•Using a driver who has refused to submit to an alcohol or controlled-substances test.
•Using a driver known to have tested positive for a controlled substance.
•Failing to implement a random testing program (see No. 1).
•Driving or using a driver without a CDL.
•Driving or using a driver with a suspended, revoked or canceled license or a federal disqualification.
•Allowing a disqualified driver to drive.
•Not carrying appropriate insurance, including minimum cargo ($5,000 per vehicle and $10,000 per occurrence) and $750,000 primary liability.
•Knowingly using a physically unqualified driver.
•Failing to require a driver to keep record of duty status current.
•Running a vehicle declared out of service before repairs are made.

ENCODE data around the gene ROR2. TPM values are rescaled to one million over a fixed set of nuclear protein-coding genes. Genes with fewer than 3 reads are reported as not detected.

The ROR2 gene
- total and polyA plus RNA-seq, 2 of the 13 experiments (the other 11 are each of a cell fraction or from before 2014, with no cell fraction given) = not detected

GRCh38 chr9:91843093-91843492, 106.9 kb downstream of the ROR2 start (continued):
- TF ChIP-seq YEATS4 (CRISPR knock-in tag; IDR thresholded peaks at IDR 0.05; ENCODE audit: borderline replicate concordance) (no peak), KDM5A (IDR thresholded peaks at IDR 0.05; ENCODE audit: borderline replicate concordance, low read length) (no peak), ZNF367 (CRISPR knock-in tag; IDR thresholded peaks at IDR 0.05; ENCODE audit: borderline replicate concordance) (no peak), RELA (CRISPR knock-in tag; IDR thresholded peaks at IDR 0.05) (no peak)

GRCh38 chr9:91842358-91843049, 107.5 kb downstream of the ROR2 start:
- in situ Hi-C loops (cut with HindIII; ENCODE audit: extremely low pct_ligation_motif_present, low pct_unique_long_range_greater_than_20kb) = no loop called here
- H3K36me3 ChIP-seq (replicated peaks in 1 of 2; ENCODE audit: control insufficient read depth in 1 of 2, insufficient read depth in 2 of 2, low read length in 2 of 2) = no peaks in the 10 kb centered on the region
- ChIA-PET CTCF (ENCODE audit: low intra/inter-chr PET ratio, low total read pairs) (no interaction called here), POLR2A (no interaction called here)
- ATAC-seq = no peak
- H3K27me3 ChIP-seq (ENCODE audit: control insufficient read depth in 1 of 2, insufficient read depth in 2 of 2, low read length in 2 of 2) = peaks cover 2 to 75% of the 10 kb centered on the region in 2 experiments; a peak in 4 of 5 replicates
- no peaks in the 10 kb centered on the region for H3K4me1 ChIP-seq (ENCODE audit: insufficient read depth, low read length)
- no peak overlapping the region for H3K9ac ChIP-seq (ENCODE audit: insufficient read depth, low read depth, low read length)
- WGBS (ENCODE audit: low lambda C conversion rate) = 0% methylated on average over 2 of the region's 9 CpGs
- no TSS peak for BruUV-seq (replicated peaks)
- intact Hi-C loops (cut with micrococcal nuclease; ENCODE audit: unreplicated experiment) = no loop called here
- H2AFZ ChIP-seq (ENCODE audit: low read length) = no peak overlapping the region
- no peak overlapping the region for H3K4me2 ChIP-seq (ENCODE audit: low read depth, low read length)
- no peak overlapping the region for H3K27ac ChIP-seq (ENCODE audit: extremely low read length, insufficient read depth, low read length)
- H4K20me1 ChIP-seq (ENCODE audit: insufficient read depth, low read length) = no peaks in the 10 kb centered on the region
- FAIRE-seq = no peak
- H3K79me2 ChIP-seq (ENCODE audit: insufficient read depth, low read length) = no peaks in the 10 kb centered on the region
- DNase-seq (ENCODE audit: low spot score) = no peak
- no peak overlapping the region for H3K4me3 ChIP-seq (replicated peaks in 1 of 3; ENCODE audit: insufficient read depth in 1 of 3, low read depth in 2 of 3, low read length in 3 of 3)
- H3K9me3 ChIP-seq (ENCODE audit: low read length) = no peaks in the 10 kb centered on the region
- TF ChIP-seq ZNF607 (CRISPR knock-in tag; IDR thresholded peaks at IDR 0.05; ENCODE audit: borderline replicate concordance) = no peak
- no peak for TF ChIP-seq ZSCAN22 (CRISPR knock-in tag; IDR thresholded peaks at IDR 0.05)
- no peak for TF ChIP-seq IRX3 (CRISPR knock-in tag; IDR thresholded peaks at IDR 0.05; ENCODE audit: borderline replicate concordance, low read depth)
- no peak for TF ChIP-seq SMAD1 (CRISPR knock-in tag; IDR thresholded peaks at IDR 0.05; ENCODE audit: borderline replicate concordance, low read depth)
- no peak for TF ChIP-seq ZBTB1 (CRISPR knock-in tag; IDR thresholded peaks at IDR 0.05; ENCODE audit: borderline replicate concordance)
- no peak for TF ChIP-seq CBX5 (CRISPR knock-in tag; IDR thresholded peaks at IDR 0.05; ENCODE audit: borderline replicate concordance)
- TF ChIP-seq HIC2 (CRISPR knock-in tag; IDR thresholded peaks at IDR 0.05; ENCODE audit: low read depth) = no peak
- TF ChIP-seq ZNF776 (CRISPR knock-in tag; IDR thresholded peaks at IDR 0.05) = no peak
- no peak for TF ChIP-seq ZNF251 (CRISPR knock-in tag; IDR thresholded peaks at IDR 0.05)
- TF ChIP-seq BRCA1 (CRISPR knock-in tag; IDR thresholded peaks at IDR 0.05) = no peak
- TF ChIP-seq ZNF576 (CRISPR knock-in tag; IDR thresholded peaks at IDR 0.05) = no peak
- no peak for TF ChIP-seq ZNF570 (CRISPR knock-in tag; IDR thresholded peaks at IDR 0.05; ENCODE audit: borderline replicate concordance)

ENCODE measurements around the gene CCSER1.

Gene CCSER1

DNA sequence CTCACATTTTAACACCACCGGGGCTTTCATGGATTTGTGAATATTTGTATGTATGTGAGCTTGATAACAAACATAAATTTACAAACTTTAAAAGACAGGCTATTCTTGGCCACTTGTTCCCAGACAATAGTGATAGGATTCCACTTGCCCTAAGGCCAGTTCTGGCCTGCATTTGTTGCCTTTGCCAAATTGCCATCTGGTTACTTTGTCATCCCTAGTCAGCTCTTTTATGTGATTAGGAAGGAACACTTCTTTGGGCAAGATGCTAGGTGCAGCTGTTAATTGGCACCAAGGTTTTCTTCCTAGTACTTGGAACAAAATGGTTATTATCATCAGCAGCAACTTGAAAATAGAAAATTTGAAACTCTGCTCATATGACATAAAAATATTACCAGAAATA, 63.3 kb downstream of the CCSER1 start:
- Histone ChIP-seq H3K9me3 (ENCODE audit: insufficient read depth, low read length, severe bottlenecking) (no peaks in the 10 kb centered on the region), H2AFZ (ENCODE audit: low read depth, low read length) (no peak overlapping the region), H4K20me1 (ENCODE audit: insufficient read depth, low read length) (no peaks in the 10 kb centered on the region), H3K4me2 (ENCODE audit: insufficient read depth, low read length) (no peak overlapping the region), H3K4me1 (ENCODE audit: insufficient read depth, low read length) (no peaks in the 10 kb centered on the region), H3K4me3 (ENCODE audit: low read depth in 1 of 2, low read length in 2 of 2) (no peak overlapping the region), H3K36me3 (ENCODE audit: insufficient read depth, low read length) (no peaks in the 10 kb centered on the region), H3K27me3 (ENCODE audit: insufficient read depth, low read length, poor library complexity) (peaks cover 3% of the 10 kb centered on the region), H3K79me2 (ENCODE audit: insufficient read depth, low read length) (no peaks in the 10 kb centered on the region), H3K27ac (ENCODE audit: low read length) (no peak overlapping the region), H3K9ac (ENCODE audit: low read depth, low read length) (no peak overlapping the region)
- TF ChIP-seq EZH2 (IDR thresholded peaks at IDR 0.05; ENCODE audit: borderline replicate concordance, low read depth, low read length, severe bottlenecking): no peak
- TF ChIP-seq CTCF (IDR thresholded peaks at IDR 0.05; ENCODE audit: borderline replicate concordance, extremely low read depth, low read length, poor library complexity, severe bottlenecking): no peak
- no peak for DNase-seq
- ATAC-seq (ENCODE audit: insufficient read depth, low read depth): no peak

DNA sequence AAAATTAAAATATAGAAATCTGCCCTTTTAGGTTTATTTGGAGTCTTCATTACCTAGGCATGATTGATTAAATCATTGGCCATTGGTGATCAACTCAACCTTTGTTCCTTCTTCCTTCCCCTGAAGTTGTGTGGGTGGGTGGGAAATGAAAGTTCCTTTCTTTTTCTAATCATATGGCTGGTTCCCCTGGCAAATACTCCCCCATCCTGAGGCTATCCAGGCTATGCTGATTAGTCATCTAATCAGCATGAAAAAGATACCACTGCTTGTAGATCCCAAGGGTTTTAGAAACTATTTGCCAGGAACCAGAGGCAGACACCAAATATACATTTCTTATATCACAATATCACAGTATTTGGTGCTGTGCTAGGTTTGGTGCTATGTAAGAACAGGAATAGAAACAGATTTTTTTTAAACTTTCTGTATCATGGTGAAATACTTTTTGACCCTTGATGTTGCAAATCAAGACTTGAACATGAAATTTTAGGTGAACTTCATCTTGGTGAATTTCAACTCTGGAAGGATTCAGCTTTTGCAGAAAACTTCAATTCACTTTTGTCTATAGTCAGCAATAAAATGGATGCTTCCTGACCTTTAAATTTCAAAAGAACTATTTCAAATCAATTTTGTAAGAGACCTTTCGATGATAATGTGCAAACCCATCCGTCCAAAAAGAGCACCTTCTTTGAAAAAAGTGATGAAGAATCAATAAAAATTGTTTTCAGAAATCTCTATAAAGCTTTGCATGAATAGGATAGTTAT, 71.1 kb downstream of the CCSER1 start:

•Failing to correct out of service defects listed on vehicle inspection reports before further operation.
•Running a truck not inspected periodically.
Small fleet expansion
The long-term goal of many independent owner-operators with their own authority is to expand the business to more than just the single truck. Often, the prime focus is to raise capital to invest in additional trucks, but some veterans have discovered that such an approach could be faulty in that it puts the equipment before the most important part of the equation — the driver.
For a small fleet operator who still drives, finding a self-starter with a passion for trucking is key. Absent employed dispatch and in-house maintenance personnel, and given the time constraint placed on a small fleet operator who still drives, the employed driver will need to be able to manage his time, loads and truck maintenance. These considerations could be the lynchpins in long-term profitability.
In 2016 polling of Overdrive readers, the largest share of respondents (43 percent) reported belief that the driver was the most important part of the expansion equation, whether access to the truck precedes hiring or not.
A smaller group (16 percent) said having the truck first can be a good recruiting tool with any prospective hire.